Having had a webzine dedicated to dark and alternative music, in the past, I have plenty of CDs that have been promotionally given to me for reviews.
GD: What do you think about free downloads and piracy?
BE: Hate me for that, but I’m not against it. Having released four albums, I know really well how much an artist can get out of CD sales. Artist gets way more out of his fan base if his fans come to his live shows. If online “piracy” helps promoting an artist, so he can get a bigger audience at his live shows, that sounds good to me.
Just not to sound so illegal: some artists have already put their albums for free download, being aware of my statement above.
GD: Do you have any other hobbies?
BE: Having been a ski instructor for 16 years, I enjoy skiing a lot. Unfortunately, it’s an expensive sport, so I compensate my physical activities with weight lifting, jogging and MTB. An hour a day goes for recreational sports. This helps me, not only staying in shape, but to free my mind and helps me think in a different way.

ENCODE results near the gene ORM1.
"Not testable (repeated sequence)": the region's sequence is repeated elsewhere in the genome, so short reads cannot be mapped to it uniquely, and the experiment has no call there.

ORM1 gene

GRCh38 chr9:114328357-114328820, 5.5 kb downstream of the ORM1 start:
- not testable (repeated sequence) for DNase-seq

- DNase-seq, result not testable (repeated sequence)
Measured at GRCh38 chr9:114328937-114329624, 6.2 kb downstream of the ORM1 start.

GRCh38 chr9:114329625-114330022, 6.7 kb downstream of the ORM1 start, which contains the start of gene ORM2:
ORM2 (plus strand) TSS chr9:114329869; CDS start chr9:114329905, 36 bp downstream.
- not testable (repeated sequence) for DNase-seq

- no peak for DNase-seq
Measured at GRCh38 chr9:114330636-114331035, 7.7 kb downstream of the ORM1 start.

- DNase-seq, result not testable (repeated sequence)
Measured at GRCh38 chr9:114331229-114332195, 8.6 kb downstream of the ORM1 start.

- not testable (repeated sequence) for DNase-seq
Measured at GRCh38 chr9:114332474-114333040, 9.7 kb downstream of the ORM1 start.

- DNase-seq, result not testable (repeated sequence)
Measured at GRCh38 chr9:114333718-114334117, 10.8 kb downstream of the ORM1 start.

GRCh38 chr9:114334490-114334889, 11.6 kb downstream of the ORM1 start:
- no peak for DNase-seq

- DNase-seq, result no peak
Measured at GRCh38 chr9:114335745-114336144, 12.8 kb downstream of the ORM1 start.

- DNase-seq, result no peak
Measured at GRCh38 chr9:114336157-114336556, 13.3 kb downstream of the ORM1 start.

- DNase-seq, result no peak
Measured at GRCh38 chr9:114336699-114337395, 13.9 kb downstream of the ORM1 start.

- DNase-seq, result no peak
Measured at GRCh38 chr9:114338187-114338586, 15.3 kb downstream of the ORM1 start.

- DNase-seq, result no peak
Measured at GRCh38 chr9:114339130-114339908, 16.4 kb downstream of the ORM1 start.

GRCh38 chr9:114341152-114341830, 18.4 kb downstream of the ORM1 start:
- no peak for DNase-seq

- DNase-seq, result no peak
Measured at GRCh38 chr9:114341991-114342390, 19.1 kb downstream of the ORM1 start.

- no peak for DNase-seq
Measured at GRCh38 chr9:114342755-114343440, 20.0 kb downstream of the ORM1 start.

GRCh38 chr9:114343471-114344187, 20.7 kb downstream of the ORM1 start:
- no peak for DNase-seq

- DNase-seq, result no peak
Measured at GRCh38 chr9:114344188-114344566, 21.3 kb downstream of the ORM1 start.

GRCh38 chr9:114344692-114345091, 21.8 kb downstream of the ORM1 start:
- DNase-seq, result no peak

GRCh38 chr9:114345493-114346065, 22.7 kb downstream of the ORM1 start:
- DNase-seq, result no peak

My other pleasure is motorbike. Whenever I have to go for meetings, material purchasing and other tasks, it is so much quicker and enjoyable moving around with this kind of vehicle. A vacation with a motorbike through the Alps? That beats’em all!
Movies (whatever goes beyond 7 on IMDB is good for me) and books (including graphic novels).
GD: Who has been your greatest inspiration & why?
BE: I’m still not sure why, but I have a great regard for Derek Sivers, founder of CD Baby. Maybe because of his dedication to the music, maybe for his chilled-out way of thinking, maybe of his relationship with the money… Doesn’t matter. He’s cool to me.
GD: What is your favourite quote?
BE: It’s my quote: “If you don’t listen to the music with an adequate audio equipment, you miss half of it.”
For more information on Erzetich Audio please click on this—LINK.